"Right now we're in the face of significant decrease in cases and then it will slow down that decrease will slow down and where we end up...that's not exactly clear," Roess says. "We're hoping that it does get down to pre-omicron levels, but time will tell."
At a Board of Public Works meeting on Jan. 26, Maryland Gov. Larry Hogan provided an optimistic outlook for the state, 22 days into the 30-day state of emergency declared as cases skyrocketed in late December.
"The current data continues to show very encouraging trends," Hogan said.
Since the peak in cases earlier in January, the state's case rate declined by nearly 68%, and currently Maryland reports the lowest case rate of any state in the U.S., according to Hogan. The state's positivity rate, which measures the number of positive cases out of all tests administered, has dipped as well, standing at an average of 11.59% on Thursday, Jan. 27, down from a peak of nearly 29% in the first days of January. Statewide hospitalizations are also down 35%, after peaking on Jan. 13, and deaths from the virus have dipped down slightly in recent days, after a spike that began in late December.
In Prince George's County and Montgomery County, case rates per 100,000 residents have dropped by 83% and 79%, respectively, since hitting record-breaking levels in the first days of 2022 — but still remain higher than during any other wave of the virus.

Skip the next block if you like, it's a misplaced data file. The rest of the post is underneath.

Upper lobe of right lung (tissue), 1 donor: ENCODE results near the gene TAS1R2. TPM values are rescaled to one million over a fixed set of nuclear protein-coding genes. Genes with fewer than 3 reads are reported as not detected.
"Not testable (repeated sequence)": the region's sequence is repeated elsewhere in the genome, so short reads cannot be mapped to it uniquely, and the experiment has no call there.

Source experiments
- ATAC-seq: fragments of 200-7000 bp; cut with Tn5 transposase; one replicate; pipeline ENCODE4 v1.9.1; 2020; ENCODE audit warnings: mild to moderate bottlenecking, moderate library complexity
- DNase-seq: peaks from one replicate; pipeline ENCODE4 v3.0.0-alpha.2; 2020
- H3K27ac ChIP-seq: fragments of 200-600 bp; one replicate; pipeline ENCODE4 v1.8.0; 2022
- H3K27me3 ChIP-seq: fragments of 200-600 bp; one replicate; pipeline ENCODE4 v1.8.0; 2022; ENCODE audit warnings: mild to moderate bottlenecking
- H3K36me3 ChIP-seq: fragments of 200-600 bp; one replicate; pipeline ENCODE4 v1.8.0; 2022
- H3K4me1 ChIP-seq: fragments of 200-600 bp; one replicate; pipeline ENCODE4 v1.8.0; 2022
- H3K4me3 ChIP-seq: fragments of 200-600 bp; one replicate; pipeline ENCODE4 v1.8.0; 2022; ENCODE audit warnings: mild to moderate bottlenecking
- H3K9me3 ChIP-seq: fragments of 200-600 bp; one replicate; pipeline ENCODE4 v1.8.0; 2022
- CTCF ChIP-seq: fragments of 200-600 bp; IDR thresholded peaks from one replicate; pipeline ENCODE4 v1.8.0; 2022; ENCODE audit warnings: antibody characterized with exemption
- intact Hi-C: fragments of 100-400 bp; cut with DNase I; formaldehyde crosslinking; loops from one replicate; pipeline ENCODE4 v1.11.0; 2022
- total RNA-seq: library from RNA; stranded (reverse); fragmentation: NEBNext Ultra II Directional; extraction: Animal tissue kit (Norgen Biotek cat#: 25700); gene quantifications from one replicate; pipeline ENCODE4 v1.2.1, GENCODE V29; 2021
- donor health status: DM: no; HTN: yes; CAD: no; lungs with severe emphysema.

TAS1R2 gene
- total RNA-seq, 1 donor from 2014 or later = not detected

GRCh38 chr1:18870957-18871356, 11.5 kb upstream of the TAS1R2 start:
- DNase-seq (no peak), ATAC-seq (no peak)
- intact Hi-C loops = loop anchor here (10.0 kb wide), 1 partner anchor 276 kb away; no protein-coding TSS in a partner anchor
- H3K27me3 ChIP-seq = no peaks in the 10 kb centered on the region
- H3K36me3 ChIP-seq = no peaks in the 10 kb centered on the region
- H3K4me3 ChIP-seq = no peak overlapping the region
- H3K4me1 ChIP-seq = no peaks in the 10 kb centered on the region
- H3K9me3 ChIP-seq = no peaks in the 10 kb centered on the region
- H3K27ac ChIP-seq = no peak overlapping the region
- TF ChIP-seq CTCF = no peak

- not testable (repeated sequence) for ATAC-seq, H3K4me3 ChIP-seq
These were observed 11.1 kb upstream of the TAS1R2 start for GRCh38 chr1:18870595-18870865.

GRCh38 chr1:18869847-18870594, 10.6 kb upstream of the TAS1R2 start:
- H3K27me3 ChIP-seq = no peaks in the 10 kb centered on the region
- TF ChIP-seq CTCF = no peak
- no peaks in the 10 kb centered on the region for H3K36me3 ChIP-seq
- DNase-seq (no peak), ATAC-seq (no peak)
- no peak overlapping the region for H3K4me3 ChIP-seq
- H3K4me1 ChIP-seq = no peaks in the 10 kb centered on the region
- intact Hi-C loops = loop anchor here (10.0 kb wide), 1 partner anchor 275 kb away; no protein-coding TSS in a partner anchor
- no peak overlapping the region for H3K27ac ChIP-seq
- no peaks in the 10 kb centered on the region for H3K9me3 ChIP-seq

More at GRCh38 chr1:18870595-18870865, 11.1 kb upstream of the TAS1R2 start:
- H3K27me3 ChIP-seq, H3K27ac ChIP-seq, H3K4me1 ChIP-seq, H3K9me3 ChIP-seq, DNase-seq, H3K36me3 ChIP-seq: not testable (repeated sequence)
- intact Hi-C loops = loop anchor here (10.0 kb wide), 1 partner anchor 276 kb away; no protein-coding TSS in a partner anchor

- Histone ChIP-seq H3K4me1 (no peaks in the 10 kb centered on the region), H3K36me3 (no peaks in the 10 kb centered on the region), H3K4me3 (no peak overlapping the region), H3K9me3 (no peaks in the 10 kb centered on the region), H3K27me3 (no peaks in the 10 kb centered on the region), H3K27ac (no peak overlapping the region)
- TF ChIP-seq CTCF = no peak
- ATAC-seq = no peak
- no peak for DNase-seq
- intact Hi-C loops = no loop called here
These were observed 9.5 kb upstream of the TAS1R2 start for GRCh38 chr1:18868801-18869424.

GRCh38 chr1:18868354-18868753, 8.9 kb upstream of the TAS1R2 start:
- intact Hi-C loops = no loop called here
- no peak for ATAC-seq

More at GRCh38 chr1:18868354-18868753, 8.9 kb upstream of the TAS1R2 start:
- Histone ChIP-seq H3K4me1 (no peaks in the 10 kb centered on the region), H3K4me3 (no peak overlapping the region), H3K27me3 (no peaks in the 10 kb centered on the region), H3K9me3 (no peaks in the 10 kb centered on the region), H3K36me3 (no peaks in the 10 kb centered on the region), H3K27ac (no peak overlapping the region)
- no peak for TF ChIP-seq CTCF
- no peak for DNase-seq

Earlier this week, Montgomery County councilmembers voted to extend the county's indoor mask mandate to Feb. 21, even as officials note the downward trend in hospitalizations and cases.
In Northern Virginia, cases have steadily declined over the past week. The region's current seven-day average of cases is down nearly 60% from the peak two weeks ago. According to Roess, Virginia remains in the early days of its decline compared to Maryland and D.C., but the downward trend is likely to hold.
Hospitalizations are also showing sign of improvement statewide — the number of patients hospitalized with COVID-19 peaked at almost 4,000 last week, and is down to roughly 3,300 this week. According to the Virginia Health Department, unvaccinated Virginians are nearly four times as likely to be hospitalized with COVID than fully vaccinated residents.
Meanwhile the number of people dying from the virus in Northern Virginia has slightly increased over the past month, but remains far lower than the number of individuals who died during the January 2021 surge before vaccines were widely available. This can be attributed, in part, to the protection afforded by vaccines — but Roess notes that certain interventions are still needed, especially as the strain on the region's hospital system wears on. Earlier this week, Virginia Gov. Glenn Youngkin's executive order preventing school systems from mandating face masks went into effect, although several Northern Virginia school systems have bucked the directive and taken legal action to block it.
"The vaccine is providing some very good protection against severe cases, hospitalizations, and deaths, and that's moving us closer to a position where we could find ourselves actually able to live with the virus," Roess says. "[But] I think it is premature to make predictions about exactly when we can do away with masks, test-to-stay strategies, and other mitigation strategies."
This story is from DCist.com, the local news site of WAMU.